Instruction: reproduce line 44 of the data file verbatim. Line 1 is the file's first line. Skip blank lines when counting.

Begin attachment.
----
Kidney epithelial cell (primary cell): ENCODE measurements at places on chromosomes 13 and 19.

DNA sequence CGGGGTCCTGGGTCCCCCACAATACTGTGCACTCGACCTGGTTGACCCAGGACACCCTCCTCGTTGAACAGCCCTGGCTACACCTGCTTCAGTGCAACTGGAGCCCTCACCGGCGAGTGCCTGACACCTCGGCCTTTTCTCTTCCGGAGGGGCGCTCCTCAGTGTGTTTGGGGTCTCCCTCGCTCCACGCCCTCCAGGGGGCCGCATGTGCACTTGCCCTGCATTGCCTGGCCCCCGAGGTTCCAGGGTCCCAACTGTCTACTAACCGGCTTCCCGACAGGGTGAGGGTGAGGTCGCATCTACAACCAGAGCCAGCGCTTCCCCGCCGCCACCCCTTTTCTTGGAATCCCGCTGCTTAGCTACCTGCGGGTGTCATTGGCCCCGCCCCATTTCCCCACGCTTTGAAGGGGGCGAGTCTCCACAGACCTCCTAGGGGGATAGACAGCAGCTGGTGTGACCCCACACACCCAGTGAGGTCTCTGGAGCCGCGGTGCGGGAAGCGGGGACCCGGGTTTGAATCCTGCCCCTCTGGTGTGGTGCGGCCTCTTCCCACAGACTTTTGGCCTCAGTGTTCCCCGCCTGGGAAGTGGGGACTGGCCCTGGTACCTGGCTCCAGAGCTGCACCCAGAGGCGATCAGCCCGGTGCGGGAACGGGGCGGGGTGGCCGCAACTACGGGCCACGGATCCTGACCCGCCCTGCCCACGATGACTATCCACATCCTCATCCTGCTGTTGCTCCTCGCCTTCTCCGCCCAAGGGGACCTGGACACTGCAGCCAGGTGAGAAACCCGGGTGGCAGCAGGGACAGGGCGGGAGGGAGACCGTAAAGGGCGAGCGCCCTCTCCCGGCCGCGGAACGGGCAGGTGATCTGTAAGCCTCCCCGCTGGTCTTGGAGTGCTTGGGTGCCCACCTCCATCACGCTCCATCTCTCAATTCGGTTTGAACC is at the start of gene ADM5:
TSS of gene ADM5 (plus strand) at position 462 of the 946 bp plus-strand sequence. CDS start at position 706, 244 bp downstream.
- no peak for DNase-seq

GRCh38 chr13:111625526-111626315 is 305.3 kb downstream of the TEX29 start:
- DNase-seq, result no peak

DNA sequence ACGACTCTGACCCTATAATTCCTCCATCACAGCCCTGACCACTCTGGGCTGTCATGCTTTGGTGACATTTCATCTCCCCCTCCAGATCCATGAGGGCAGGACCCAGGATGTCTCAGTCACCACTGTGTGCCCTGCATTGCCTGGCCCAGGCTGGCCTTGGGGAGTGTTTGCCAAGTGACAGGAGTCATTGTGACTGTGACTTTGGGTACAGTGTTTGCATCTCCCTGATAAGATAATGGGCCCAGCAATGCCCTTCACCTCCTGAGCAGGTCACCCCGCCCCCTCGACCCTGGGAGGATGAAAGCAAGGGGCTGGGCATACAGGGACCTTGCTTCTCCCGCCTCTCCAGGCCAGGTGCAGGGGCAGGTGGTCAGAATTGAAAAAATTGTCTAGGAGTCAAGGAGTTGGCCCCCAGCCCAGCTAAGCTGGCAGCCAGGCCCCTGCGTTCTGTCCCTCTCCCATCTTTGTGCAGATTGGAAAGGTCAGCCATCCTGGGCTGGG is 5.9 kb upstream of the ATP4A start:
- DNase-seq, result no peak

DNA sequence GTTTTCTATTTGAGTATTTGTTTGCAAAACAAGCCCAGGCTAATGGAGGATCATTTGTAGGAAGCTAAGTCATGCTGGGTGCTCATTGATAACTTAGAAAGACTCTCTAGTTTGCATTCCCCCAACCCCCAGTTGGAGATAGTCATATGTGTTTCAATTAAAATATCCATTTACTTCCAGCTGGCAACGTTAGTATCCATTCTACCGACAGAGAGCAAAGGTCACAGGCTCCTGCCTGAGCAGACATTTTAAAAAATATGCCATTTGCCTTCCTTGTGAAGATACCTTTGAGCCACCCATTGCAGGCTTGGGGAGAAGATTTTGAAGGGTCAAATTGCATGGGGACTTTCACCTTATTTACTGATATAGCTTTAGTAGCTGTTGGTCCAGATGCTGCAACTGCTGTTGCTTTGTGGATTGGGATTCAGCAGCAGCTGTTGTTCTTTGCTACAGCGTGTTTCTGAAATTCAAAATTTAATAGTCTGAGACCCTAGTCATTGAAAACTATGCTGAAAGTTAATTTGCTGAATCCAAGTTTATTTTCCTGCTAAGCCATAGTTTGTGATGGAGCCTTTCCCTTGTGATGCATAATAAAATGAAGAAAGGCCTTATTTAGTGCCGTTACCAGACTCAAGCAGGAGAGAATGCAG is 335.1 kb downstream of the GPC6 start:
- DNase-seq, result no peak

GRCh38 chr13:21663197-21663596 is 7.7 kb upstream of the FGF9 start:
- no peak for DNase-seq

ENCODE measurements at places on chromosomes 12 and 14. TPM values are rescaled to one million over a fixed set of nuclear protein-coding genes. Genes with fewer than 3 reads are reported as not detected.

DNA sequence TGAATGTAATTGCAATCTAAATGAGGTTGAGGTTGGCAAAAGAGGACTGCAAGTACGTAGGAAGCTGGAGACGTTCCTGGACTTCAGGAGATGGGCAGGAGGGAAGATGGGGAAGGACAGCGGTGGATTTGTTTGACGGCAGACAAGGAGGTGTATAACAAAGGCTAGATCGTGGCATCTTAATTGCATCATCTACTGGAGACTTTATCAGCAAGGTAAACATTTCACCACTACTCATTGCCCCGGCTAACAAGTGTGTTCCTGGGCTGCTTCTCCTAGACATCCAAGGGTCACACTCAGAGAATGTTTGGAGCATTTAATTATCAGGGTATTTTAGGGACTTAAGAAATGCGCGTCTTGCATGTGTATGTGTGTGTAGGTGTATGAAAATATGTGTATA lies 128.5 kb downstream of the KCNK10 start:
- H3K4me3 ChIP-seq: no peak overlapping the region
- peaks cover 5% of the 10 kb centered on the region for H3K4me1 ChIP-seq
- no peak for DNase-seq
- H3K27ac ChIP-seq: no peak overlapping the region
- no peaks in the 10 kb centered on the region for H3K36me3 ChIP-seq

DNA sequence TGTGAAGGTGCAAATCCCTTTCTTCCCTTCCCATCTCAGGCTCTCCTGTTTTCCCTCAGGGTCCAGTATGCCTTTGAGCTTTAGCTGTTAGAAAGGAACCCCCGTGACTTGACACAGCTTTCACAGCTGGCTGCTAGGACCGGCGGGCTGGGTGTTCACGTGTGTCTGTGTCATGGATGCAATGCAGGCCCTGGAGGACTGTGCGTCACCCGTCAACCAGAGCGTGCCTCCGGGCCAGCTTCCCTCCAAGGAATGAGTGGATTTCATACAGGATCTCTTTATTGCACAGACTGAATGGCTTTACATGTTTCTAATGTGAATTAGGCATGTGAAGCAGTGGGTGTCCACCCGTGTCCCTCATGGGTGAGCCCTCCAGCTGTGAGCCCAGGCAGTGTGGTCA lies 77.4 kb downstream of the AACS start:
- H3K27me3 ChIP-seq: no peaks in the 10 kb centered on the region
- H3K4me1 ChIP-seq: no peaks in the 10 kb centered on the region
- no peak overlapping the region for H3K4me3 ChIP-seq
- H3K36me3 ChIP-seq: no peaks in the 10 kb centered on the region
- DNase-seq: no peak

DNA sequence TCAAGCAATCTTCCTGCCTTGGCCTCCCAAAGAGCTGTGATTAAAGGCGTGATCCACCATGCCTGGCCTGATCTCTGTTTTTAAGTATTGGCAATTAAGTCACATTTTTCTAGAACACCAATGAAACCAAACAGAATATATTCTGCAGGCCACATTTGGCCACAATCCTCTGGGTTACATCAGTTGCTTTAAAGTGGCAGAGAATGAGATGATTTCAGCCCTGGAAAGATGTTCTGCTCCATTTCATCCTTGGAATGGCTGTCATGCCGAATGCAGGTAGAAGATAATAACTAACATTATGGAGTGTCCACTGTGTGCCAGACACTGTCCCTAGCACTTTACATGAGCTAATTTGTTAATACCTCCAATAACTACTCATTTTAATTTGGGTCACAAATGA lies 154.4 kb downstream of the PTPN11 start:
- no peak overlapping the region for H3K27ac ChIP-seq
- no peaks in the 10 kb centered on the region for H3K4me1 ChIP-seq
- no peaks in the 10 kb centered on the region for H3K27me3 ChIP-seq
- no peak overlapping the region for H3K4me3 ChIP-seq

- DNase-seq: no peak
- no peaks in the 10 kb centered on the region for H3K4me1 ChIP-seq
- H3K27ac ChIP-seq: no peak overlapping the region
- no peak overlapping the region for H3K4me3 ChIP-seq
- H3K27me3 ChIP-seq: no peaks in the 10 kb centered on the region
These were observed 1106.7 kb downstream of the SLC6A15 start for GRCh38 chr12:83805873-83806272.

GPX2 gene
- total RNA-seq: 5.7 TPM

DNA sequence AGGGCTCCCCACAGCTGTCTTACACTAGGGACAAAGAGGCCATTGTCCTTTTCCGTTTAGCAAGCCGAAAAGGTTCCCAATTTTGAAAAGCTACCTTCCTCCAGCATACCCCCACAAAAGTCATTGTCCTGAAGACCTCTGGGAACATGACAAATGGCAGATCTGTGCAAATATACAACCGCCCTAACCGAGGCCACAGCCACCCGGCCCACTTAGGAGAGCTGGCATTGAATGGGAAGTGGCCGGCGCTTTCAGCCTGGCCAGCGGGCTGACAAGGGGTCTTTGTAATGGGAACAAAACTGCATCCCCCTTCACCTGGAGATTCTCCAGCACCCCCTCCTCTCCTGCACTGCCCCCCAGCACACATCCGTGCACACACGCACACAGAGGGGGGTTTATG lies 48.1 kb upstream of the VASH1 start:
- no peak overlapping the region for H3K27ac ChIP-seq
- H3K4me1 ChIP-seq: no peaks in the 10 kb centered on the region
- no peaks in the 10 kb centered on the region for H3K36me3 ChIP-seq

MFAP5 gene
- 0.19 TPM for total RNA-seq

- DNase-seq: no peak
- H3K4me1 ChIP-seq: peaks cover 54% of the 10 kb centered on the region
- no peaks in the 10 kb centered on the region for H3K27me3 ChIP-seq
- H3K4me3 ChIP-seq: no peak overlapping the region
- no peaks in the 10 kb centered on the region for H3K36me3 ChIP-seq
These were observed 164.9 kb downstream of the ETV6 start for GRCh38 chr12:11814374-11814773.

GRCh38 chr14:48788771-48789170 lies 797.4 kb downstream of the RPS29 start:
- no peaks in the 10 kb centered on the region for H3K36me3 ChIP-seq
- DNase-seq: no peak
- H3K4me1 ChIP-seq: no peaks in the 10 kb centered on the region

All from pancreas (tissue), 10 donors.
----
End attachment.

- 0.19 TPM for total RNA-seq